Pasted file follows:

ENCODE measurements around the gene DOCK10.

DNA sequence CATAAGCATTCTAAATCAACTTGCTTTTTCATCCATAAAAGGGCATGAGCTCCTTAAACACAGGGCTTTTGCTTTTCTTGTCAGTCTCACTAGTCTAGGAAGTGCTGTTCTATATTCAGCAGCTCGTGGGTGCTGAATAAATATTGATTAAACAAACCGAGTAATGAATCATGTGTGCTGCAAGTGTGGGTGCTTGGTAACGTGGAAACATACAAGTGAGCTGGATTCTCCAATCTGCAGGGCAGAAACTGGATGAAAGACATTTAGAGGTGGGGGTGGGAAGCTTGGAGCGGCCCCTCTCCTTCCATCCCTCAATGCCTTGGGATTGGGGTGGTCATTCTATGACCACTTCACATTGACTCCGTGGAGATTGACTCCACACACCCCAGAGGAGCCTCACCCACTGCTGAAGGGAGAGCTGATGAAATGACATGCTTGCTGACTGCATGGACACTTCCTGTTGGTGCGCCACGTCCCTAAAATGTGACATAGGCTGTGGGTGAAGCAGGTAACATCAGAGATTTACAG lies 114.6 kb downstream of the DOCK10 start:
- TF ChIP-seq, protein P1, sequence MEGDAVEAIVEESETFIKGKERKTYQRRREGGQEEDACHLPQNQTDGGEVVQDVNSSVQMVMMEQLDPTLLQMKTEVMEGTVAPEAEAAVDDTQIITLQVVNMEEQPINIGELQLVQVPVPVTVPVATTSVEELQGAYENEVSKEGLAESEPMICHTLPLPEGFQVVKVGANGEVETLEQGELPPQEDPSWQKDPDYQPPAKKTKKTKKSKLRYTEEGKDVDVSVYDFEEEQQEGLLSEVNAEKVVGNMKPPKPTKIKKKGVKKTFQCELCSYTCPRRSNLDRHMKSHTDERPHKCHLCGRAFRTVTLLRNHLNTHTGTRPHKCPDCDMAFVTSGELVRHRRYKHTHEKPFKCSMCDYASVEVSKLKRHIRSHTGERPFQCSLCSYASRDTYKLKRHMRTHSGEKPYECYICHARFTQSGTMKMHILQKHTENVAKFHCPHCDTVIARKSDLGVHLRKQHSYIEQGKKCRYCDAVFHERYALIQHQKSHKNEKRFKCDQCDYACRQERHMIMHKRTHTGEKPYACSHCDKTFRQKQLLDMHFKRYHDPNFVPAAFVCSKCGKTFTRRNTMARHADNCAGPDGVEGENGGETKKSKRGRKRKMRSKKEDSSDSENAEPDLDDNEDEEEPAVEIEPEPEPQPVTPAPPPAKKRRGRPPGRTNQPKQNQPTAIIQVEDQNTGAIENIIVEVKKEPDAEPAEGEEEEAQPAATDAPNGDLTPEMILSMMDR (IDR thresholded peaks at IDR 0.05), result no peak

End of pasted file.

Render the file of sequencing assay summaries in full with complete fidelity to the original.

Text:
ENCODE measurements around the gene DOCK10.

DNA sequence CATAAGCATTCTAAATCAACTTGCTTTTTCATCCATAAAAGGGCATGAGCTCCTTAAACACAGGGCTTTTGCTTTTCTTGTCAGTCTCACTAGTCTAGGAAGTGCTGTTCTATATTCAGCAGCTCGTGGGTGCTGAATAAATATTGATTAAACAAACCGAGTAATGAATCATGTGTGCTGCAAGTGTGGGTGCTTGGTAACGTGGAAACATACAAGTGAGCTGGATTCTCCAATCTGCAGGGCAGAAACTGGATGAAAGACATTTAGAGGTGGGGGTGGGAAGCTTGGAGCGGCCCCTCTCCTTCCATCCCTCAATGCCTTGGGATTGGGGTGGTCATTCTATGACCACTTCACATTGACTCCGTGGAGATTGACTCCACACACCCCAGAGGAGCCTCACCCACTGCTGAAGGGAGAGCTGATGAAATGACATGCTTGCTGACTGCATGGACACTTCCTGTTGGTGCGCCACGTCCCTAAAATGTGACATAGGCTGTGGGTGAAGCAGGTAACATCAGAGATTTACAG lies 114.6 kb downstream of the DOCK10 start:
- TF ChIP-seq, protein P1, sequence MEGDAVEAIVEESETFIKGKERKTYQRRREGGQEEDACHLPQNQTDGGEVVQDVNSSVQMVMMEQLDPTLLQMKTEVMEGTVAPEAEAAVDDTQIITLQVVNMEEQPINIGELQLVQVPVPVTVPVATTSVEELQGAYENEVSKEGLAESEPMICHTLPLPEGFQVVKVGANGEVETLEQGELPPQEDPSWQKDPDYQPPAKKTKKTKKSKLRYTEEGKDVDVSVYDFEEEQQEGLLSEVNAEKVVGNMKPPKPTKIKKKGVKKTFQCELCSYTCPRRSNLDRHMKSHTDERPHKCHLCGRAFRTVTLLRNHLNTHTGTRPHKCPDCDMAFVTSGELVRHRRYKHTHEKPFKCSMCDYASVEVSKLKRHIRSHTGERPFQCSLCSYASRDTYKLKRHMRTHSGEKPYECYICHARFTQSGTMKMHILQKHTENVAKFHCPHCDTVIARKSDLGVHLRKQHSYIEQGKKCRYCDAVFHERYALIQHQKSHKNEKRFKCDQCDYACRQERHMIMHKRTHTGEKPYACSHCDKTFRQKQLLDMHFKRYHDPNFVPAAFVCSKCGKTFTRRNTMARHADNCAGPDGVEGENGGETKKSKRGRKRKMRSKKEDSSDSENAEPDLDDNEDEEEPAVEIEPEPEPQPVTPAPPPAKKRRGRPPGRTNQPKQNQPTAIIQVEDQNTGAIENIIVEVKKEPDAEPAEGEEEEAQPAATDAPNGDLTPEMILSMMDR (IDR thresholded peaks at IDR 0.05), result no peak